Section 44 cases

The Court, sitting as the Court of Disputed Returns, decided a large number of section 44 cases in the year: four, if you count conservatively; ten, if the related judgments of 27 October are counted separately; and this does not include the cases heard or underway at year end or cases still threatened. As you will well appreciate, the section 44 cases all arise out of the election held on 2 July 2016, not a distant 18 months ago. A large part of the term of the 45th Parliament will be consumed over challenges to its composition!

An immediate systemic question arises. The High Court sits as the Court of Disputed Returns by reason of provisions in the Commonwealth Electoral Act 1918 (CEA) which go back to Federation, at a time when it was the only available court of federal jurisdiction. Should this continue to be the work of the Court? Is it imposing too great a burden on the balance of the Constitutional, as well as non-Constitutional, work of the Court?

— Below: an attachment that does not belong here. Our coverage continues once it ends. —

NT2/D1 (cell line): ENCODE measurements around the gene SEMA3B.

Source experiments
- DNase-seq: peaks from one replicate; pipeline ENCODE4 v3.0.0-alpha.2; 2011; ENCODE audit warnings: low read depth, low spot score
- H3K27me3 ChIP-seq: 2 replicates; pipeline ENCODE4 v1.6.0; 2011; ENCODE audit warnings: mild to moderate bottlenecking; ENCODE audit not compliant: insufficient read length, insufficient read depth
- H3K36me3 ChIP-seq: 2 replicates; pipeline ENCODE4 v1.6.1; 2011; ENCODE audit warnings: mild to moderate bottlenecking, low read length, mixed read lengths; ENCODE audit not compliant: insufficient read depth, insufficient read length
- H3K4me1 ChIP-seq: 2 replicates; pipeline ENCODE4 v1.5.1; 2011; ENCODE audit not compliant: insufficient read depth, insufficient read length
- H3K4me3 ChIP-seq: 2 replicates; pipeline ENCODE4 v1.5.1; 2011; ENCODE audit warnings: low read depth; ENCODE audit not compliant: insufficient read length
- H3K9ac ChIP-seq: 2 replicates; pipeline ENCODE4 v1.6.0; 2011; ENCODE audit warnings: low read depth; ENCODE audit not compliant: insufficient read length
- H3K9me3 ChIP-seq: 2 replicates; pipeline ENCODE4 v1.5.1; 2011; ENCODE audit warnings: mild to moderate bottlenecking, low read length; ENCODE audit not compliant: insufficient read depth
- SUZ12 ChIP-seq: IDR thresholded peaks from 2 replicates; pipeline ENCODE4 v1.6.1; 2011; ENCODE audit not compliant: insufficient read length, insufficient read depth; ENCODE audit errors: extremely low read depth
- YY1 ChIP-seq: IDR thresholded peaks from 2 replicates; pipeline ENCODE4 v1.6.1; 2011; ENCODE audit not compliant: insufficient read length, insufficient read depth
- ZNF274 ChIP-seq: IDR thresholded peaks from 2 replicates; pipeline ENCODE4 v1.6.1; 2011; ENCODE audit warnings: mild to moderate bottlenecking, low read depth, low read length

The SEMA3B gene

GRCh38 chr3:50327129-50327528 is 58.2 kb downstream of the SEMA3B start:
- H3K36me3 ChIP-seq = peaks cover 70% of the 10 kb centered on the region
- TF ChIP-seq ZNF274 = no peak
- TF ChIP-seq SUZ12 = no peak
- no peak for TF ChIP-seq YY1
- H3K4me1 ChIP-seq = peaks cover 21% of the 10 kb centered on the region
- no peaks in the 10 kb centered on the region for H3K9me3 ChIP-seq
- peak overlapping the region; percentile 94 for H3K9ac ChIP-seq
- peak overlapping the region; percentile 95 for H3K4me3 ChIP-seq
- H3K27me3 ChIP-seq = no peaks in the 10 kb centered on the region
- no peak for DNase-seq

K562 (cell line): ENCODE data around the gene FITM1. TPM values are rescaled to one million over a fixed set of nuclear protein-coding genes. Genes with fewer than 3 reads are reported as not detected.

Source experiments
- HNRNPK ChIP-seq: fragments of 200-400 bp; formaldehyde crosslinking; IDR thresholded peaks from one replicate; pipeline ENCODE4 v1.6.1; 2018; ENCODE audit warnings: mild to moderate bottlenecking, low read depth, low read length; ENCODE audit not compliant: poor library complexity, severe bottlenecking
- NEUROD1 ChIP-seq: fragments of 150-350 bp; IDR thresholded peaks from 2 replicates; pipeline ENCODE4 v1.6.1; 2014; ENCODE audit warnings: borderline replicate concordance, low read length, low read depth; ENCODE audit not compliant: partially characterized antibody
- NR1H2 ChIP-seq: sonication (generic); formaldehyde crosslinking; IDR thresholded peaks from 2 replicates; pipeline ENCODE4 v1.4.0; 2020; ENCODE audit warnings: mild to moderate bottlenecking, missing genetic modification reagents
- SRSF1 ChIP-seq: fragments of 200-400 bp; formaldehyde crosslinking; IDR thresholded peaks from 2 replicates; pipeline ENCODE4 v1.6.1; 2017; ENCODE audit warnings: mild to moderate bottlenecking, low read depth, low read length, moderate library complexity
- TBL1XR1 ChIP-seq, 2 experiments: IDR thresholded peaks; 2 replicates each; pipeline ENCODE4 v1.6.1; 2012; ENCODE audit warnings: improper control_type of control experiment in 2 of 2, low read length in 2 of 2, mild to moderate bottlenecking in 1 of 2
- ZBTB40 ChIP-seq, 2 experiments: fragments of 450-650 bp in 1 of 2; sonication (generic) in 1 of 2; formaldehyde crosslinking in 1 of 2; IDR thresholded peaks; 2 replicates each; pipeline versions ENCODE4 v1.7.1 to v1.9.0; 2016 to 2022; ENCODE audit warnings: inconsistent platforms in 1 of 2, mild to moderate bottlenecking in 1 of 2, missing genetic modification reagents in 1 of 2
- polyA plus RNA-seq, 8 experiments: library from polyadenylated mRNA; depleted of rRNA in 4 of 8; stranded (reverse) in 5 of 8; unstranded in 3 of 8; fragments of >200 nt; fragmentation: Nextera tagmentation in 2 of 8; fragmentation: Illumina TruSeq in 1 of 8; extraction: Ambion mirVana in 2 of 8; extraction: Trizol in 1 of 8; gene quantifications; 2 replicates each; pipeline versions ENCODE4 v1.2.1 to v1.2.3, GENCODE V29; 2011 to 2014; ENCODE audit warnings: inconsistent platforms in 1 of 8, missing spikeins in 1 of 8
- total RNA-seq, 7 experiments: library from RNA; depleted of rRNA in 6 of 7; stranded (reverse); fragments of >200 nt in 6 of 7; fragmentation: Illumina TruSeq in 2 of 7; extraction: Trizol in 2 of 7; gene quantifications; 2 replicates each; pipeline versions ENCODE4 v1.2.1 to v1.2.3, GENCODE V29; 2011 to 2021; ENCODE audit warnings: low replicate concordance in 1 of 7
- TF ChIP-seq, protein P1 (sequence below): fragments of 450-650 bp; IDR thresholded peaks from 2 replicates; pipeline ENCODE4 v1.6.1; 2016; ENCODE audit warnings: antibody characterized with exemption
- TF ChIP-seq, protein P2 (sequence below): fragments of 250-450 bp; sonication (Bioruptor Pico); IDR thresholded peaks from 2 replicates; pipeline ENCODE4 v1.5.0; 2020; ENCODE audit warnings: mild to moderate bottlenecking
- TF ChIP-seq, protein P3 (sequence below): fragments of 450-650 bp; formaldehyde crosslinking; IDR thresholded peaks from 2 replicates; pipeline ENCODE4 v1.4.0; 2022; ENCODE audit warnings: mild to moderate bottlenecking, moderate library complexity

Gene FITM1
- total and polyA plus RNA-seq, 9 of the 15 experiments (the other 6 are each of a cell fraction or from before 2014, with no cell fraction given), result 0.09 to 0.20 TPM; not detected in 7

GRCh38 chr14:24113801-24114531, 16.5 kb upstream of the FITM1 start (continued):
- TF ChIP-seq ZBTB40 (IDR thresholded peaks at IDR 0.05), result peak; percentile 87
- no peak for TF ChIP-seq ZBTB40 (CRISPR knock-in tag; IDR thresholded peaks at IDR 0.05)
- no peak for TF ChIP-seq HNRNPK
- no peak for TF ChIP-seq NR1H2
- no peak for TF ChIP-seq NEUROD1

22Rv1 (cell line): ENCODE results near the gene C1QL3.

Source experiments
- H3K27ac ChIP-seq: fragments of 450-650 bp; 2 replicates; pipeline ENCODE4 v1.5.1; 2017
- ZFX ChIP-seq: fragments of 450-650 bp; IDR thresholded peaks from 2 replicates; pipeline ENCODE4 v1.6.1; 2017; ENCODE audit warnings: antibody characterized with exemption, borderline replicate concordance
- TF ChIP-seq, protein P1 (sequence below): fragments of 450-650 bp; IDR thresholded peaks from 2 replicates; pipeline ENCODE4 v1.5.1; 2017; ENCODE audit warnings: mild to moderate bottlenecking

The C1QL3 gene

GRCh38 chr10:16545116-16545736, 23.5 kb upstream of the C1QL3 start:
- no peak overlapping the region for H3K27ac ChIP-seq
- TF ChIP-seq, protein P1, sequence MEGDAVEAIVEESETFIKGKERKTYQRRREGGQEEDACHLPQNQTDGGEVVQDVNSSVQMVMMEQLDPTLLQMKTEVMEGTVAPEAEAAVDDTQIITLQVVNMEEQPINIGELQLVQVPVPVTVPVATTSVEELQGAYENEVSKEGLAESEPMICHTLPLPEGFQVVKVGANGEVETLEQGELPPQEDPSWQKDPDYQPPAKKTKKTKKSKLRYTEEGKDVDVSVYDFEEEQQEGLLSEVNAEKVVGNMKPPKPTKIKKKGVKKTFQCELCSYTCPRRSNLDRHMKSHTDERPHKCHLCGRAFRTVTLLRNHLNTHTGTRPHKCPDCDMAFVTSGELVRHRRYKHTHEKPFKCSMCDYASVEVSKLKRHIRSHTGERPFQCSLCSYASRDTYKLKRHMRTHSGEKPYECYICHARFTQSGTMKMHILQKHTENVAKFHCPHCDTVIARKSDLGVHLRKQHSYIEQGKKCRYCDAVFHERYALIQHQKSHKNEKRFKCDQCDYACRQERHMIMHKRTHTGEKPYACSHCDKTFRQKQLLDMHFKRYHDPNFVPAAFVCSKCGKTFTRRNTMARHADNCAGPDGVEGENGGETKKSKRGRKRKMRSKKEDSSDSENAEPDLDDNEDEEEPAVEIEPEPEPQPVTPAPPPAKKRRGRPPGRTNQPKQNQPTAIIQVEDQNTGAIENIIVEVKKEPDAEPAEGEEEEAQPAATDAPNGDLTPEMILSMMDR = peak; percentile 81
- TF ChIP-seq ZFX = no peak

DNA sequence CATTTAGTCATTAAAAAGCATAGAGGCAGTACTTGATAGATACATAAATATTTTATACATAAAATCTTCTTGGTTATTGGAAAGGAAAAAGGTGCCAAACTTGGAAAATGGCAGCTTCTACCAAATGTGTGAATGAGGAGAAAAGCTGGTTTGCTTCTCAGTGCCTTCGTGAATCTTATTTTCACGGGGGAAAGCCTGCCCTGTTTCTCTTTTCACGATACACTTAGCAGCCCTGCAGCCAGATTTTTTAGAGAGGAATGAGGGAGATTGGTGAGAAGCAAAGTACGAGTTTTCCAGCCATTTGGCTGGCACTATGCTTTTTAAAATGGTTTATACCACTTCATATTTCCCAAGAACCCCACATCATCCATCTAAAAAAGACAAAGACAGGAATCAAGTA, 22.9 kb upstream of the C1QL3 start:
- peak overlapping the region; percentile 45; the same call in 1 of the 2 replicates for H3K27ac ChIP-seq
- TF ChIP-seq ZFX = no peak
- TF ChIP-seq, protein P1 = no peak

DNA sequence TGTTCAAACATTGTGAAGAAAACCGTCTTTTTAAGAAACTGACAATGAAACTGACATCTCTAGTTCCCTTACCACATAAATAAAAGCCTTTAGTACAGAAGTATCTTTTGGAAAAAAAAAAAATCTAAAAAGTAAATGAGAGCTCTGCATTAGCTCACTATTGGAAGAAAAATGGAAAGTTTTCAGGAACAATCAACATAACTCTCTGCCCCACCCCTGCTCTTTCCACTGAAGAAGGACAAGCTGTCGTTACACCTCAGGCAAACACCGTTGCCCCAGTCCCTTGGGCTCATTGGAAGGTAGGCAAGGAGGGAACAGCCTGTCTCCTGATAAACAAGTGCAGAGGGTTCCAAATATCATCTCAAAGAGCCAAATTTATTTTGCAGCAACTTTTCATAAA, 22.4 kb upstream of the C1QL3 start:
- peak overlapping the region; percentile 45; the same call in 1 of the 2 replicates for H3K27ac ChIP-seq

Some cases in the Court of Disputed Returns raise matters which are strictly electoral – such as the 2014 Western Australia Senate Election case, where the question was whether the loss of ballot papers which might have made a difference to the result compelled the Court to order a new election for the whole of the WA Senate. The CEA currently allows the High Court to remit such petitions for trial in the Federal Court, or to remit part of the petition being a factual question to such court (s 354). However it also contains a finality, no appeal provision (s 368).

The 2017 cases went not so much to the election process but to the qualifications of candidates. Re Culleton (No 2) in February resolved in the main judgment that a conviction in fact for a relevant Commonwealth offence at any time during the election period was a disqualifying event, and a later annulment of the conviction was irrelevant to that disqualification, at least under particular NSW legislation that did not give the annulment full retrospective effect. Nettle J would have gone further: order and certainty require that a relevant conviction produces an immediate and irreversible disqualification irrespective of any form of later annulment.